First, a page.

INQUEST responds to IPCC report on Police use of force
7 March 2016
Many of the findings of the Independent Police Complaints Commission (IPCC) report published today reflect and reinforce long-standing evidence produced by INQUEST from our casework and monitoring of inquests into deaths involving police use of force.
INQUEST Director, Deborah Coles said:
“INQUEST’s casework points to a disturbing trend in which the use of force has disproportionately affected vulnerable individuals and people from black and minority ethnic communities. Too often inquest evidence reveals an alarming resort to the use of force and an increasing reliance on restraint and restraint equipment despite obvious risks to the health and safety of detainees.
Time and again failings are identified at inquests and yet there is insufficient accountability at an individual or corporate level. Learning is not sustained, it does not become embedded in future approach and practise, and we see the same mistakes and patterns repeat themselves with fatal consequences.”
Notes to editors
The IPCC report on the use of force can be found here.
IPCC findings include:
- There is currently no standardised national practice for police forces to record and monitor all types of force used;
- One in five of those involved in IPCC investigations into use of force were known to have mental health concerns. They were four times more likely to die after force had been used than those not known to be mentally ill;
- There is a significant gap in forces’ ability to reassure themselves that their practices are not disproportionately affecting certain communities: in a quarter of complaints about the use of force, ethnicity was not recorded;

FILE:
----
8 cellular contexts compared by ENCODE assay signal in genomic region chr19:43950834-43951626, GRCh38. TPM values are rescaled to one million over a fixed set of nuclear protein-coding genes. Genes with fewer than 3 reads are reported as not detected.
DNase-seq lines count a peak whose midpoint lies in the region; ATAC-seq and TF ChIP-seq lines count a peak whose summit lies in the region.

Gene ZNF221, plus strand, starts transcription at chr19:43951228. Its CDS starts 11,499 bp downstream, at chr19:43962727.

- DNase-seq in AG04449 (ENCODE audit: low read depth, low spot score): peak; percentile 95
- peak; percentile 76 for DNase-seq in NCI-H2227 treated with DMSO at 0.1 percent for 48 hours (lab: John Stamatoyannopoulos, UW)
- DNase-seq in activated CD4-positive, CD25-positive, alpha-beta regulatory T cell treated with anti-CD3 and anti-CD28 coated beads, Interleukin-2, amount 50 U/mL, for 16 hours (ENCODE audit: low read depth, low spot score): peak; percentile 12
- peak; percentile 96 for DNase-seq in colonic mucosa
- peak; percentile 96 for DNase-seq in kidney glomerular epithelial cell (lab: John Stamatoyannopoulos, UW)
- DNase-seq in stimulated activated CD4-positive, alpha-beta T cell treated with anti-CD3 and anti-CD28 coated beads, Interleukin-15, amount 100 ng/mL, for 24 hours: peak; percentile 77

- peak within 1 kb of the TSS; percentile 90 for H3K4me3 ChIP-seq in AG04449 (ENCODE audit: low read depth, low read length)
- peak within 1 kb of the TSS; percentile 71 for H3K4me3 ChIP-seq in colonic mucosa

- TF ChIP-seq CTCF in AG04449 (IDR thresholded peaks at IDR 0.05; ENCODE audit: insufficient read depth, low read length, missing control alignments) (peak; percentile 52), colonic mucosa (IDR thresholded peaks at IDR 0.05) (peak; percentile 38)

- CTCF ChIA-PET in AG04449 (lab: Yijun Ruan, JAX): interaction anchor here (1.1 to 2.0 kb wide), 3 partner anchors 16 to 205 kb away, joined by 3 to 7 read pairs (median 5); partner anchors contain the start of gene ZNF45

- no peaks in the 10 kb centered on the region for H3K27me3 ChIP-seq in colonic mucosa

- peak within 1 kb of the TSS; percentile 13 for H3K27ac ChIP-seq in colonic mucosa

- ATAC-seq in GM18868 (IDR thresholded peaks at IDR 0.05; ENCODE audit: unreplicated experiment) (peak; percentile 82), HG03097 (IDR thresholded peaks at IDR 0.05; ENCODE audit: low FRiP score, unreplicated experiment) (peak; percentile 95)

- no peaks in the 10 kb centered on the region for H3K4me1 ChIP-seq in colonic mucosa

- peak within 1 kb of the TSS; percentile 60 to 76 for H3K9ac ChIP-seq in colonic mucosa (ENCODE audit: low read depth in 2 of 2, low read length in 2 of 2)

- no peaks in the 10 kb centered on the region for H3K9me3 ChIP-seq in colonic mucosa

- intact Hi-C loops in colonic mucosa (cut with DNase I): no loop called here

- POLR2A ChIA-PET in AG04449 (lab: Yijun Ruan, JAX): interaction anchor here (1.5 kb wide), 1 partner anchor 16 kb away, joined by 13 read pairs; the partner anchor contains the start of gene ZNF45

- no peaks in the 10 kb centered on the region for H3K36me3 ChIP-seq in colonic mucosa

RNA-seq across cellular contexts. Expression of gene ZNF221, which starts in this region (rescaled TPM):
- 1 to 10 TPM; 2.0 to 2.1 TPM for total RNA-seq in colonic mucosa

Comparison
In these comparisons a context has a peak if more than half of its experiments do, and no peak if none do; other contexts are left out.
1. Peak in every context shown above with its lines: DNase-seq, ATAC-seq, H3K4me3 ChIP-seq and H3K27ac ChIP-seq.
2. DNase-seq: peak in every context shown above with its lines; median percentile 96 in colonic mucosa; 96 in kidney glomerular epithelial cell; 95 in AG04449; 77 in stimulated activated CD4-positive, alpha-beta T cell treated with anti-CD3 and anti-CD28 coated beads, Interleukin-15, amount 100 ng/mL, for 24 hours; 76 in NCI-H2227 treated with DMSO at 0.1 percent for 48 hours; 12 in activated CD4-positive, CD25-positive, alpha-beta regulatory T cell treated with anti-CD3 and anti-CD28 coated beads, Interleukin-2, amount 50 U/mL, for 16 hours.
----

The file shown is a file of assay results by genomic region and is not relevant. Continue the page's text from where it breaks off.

- Across a five-year period, where IPCC investigations were carried out, over one in four (29%, 60) people involved were from a BAME background.
INQUEST has submitted evidence and provided guidance to a range of parliamentary committees and public bodies. These include: our contributions to 2013/2014 'Casale' review (the IPCC commissioned independent review into the investigation of Sean Rigg's death) and oral and written submissions to the 2014 Home Affairs Select Committee review of policing and mental health.
INQUEST also remains concerned about the use of force on children and the physical and psychological impact of harmful practices against this vulnerable group.
INQUEST Director Deborah Coles has been appointed special advisor to the Home Officer Independent Review into Deaths in Police Custody. The Review will consider many of these issues in further detail.
‘I’ve been a long-time supporter of the crucial work that INQUEST does. Until there is legislation to change the way inquests are conducted and the provision of legal and psychological support to the bereaved of those who died in custody, INQUEST will continue to be a vital source of support for families.’
– Linton Kwesi Johnson